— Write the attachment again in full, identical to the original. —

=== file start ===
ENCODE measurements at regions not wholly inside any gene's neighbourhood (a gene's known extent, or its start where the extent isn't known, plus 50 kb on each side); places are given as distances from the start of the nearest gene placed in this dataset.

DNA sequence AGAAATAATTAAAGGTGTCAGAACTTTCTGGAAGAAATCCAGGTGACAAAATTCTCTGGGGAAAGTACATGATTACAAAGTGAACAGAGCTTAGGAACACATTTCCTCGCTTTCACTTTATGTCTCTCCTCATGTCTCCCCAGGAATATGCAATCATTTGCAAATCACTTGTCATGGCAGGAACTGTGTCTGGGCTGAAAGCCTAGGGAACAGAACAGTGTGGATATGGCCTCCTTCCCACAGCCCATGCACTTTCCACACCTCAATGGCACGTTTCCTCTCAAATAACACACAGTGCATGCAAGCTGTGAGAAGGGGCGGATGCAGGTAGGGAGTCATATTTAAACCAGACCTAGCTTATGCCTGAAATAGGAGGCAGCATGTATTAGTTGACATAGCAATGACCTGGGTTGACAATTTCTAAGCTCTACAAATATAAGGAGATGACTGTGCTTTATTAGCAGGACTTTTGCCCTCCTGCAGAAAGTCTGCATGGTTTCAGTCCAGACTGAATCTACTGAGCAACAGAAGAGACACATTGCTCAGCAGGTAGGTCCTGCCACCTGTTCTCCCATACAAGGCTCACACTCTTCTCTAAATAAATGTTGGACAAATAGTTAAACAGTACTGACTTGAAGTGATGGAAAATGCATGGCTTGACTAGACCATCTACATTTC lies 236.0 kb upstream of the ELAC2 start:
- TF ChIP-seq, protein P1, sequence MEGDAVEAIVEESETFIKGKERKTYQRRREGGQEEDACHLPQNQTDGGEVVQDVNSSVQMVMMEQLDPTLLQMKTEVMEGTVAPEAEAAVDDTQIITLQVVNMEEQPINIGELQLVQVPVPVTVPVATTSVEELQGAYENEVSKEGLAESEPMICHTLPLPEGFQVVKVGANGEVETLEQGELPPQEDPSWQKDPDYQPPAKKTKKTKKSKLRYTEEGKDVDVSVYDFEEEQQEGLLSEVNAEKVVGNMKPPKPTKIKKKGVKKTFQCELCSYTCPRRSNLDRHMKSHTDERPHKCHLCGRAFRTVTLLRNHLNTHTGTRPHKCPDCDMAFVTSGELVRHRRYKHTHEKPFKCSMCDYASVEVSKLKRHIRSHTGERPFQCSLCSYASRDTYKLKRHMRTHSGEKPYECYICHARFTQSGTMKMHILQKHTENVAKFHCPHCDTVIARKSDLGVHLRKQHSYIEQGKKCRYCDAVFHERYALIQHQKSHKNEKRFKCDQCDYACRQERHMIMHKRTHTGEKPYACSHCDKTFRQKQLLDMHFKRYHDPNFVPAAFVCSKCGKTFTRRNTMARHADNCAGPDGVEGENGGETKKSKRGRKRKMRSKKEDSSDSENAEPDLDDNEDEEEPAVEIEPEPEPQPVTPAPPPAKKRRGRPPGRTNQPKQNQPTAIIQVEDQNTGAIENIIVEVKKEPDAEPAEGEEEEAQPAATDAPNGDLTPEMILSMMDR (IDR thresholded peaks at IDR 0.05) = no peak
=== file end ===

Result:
ENCODE measurements at regions not wholly inside any gene's neighbourhood (a gene's known extent, or its start where the extent isn't known, plus 50 kb on each side); places are given as distances from the start of the nearest gene placed in this dataset.

DNA sequence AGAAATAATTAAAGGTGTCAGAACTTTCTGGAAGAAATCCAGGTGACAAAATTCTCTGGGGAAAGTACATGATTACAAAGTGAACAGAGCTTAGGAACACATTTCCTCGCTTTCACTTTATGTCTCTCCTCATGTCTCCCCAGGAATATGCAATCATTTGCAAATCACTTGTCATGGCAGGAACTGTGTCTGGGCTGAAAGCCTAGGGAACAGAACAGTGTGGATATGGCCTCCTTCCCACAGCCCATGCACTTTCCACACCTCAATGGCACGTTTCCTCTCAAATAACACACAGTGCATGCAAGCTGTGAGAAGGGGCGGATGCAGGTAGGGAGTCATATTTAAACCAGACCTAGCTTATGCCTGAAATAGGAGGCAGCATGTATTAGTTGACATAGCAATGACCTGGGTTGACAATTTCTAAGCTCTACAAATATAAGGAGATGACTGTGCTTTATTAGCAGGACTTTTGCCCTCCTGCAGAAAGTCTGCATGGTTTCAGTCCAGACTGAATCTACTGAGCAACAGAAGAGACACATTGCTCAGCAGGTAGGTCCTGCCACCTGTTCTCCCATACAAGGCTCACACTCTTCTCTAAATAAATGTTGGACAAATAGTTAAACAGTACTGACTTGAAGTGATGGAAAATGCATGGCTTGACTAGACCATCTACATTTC lies 236.0 kb upstream of the ELAC2 start:
- TF ChIP-seq, protein P1, sequence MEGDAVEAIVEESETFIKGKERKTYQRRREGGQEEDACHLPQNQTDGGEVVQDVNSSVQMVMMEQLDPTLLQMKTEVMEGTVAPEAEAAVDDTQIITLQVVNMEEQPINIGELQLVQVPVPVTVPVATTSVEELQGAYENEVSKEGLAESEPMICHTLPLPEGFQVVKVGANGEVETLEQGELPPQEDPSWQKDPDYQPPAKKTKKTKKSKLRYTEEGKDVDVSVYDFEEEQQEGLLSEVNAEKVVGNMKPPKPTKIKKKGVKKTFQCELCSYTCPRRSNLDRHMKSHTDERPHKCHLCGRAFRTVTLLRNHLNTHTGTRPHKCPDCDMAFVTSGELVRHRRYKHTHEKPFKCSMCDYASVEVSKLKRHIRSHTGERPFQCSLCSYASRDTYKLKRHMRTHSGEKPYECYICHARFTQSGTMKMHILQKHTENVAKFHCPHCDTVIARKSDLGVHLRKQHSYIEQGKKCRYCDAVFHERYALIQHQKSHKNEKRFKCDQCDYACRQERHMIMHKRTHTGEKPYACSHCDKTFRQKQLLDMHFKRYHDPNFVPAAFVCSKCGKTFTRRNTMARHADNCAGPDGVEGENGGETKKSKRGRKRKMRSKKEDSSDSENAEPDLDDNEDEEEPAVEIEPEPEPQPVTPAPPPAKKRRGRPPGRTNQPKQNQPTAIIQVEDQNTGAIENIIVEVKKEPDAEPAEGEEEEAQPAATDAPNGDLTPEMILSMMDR (IDR thresholded peaks at IDR 0.05) = no peak